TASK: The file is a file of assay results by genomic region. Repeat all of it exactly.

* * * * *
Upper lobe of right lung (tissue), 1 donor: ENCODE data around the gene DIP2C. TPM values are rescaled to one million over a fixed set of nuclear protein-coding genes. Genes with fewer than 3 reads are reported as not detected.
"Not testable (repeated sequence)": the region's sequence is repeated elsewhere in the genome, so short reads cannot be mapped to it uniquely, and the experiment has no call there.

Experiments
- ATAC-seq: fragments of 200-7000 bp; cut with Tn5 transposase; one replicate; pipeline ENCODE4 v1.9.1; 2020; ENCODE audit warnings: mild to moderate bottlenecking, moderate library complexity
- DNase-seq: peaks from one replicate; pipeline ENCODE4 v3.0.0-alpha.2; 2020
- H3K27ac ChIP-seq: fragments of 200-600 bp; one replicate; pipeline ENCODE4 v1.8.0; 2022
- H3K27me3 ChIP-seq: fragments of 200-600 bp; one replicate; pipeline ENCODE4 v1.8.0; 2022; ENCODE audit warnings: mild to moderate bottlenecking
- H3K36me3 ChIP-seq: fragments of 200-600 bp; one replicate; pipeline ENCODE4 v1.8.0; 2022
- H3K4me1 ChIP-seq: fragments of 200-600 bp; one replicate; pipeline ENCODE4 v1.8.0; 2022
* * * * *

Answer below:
Upper lobe of right lung (tissue), 1 donor: ENCODE data around the gene DIP2C. TPM values are rescaled to one million over a fixed set of nuclear protein-coding genes. Genes with fewer than 3 reads are reported as not detected.
"Not testable (repeated sequence)": the region's sequence is repeated elsewhere in the genome, so short reads cannot be mapped to it uniquely, and the experiment has no call there.

Experiments
- ATAC-seq: fragments of 200-7000 bp; cut with Tn5 transposase; one replicate; pipeline ENCODE4 v1.9.1; 2020; ENCODE audit warnings: mild to moderate bottlenecking, moderate library complexity
- DNase-seq: peaks from one replicate; pipeline ENCODE4 v3.0.0-alpha.2; 2020
- H3K27ac ChIP-seq: fragments of 200-600 bp; one replicate; pipeline ENCODE4 v1.8.0; 2022
- H3K27me3 ChIP-seq: fragments of 200-600 bp; one replicate; pipeline ENCODE4 v1.8.0; 2022; ENCODE audit warnings: mild to moderate bottlenecking
- H3K36me3 ChIP-seq: fragments of 200-600 bp; one replicate; pipeline ENCODE4 v1.8.0; 2022
- H3K4me1 ChIP-seq: fragments of 200-600 bp; one replicate; pipeline ENCODE4 v1.8.0; 2022